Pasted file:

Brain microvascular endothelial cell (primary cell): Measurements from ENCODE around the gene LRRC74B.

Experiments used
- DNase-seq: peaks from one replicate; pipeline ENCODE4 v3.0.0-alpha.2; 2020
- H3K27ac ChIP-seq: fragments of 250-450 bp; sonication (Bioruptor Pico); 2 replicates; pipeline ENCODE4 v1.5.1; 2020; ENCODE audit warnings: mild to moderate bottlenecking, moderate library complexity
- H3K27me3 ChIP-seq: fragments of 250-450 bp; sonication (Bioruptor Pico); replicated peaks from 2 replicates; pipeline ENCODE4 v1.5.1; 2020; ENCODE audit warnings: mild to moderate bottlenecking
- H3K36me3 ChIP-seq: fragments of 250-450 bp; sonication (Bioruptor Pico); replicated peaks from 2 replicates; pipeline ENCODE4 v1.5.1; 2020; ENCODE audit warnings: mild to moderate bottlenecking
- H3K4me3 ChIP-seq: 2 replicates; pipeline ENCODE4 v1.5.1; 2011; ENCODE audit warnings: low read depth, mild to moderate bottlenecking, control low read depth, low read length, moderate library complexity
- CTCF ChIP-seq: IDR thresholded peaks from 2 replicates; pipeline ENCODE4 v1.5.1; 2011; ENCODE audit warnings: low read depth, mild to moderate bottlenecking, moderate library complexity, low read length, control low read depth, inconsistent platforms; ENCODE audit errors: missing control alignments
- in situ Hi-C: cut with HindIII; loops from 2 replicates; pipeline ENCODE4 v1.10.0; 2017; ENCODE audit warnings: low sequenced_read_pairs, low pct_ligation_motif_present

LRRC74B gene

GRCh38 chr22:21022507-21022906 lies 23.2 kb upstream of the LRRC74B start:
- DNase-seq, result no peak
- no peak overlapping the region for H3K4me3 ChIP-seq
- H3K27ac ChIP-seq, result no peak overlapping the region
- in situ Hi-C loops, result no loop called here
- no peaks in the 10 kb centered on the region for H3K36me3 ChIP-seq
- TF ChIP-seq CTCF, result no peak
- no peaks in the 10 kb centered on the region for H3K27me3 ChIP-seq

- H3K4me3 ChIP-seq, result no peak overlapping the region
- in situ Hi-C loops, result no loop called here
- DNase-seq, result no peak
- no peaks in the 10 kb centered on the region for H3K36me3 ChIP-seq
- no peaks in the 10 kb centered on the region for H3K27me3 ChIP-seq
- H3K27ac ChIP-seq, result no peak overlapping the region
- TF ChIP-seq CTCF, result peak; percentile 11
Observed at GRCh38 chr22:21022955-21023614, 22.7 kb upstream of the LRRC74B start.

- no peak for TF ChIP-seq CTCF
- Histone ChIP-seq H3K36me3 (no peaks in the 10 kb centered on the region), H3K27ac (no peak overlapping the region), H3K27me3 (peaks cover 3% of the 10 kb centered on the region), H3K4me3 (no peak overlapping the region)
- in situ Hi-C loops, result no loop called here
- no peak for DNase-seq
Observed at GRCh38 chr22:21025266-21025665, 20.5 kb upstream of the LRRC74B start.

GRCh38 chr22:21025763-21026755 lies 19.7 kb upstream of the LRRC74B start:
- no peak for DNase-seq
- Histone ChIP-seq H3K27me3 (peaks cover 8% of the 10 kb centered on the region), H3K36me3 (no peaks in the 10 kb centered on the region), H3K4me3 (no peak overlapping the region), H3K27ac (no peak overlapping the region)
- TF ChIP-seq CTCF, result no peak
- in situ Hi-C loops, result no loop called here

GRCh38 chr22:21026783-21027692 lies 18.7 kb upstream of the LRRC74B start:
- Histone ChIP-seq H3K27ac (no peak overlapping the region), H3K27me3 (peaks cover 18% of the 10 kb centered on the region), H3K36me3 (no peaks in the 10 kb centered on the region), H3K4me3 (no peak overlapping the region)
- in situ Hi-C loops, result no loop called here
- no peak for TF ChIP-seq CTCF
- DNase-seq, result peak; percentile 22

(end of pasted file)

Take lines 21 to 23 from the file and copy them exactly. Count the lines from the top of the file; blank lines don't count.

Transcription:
- DNase-seq, result no peak
- no peaks in the 10 kb centered on the region for H3K36me3 ChIP-seq
- no peaks in the 10 kb centered on the region for H3K27me3 ChIP-seq